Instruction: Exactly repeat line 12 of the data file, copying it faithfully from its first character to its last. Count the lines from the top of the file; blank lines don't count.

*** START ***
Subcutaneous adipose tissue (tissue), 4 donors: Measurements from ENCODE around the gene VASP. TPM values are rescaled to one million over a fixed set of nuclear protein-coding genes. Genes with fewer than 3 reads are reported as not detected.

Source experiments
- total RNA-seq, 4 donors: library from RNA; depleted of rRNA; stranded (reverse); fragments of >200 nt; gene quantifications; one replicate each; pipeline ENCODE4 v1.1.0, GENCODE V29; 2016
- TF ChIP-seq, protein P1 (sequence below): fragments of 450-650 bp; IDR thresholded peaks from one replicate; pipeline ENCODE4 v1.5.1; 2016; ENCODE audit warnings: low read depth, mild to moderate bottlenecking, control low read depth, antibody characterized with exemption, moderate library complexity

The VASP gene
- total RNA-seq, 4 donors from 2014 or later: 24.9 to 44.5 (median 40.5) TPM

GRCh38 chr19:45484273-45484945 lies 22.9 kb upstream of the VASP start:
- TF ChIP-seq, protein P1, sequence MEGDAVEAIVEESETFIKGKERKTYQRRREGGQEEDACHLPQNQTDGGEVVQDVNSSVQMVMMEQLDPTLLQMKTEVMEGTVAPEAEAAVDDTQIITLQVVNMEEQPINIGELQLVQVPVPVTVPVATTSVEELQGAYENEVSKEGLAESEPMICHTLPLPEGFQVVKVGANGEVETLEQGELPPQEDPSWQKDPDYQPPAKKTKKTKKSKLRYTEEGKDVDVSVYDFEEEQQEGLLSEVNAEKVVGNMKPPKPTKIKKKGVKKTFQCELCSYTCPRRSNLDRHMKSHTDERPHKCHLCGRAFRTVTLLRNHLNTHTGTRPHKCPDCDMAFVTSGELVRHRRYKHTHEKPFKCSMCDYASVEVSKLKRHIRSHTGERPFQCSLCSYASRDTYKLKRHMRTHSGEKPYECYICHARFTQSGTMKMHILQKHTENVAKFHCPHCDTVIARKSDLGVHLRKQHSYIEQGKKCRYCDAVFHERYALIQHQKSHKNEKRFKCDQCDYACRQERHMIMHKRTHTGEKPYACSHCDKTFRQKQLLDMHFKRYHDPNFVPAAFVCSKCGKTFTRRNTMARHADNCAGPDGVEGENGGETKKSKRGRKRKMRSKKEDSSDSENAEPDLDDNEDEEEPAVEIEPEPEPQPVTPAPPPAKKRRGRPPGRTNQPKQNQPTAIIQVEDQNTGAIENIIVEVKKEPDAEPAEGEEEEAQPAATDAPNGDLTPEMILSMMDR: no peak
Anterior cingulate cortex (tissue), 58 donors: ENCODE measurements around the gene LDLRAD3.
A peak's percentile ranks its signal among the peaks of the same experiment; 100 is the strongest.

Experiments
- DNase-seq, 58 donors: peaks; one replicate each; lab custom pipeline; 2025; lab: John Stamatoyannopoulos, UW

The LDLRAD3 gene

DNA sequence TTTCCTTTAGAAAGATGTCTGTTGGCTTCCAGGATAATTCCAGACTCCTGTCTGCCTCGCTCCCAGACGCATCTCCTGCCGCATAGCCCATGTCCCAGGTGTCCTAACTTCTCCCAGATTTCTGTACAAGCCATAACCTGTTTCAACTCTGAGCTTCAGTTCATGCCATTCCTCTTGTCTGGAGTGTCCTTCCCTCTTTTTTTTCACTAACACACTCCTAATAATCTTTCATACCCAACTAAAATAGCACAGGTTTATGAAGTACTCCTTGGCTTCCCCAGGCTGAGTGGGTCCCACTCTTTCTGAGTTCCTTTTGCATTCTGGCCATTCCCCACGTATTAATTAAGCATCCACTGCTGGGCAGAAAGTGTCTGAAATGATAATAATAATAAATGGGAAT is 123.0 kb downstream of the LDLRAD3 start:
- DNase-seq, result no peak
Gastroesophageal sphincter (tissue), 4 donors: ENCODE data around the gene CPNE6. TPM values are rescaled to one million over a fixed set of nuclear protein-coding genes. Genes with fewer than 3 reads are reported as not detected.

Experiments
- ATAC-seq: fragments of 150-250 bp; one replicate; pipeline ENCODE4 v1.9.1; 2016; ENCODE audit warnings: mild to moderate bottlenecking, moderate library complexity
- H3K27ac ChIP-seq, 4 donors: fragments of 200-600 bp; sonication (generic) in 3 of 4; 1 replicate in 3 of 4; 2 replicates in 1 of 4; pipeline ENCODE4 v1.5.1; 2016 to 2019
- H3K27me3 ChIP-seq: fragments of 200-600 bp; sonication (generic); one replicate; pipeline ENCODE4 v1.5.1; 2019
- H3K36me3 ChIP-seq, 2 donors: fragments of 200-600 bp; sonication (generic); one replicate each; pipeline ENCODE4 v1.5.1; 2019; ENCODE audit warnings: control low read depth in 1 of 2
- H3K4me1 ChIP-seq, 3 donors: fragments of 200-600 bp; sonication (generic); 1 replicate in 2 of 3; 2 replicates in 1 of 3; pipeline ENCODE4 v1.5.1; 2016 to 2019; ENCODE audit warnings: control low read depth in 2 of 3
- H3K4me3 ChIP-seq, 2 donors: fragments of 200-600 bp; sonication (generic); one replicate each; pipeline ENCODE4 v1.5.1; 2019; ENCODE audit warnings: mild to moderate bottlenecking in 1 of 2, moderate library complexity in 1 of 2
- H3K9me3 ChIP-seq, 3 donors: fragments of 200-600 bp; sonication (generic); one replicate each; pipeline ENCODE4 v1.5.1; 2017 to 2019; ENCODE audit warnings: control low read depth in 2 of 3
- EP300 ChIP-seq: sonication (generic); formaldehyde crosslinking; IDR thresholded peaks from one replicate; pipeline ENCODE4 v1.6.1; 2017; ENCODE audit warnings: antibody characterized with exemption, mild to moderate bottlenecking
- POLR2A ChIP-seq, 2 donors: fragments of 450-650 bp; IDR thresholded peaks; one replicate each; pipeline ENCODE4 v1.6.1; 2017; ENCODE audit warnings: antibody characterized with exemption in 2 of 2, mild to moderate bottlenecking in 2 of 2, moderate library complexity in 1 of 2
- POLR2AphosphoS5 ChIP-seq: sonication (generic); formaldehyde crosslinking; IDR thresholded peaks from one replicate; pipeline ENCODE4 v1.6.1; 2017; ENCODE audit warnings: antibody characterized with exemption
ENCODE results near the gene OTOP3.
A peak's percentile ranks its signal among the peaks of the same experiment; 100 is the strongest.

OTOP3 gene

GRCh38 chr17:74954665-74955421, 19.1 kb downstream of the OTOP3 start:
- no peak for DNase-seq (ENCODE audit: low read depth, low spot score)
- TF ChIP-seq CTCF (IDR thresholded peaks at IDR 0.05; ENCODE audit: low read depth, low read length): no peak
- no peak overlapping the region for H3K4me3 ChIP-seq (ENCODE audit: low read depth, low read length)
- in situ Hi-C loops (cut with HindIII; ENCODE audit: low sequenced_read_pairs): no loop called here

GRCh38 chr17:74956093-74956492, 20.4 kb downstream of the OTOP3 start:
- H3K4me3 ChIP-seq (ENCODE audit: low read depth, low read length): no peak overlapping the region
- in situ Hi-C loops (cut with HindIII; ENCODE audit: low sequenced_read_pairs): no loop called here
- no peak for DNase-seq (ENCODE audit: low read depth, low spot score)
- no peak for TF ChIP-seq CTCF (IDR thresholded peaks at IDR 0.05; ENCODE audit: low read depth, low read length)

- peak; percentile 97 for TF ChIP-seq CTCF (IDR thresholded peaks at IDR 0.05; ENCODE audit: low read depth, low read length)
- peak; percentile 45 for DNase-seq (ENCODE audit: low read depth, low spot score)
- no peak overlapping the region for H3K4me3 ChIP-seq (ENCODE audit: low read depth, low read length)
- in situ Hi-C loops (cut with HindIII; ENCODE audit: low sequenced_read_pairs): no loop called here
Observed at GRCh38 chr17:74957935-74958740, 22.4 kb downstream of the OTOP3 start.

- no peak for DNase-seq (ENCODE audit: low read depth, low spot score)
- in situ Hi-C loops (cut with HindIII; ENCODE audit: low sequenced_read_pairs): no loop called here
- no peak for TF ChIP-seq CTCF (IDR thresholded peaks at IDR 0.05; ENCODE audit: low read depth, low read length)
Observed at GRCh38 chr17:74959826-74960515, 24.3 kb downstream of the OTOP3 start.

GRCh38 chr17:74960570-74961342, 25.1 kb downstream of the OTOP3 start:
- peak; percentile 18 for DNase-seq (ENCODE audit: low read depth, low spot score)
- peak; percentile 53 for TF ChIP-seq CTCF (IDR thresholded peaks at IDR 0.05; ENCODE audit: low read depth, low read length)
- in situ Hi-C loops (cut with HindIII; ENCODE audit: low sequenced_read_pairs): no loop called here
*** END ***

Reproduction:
- DNase-seq, 58 donors: peaks; one replicate each; lab custom pipeline; 2025; lab: John Stamatoyannopoulos, UW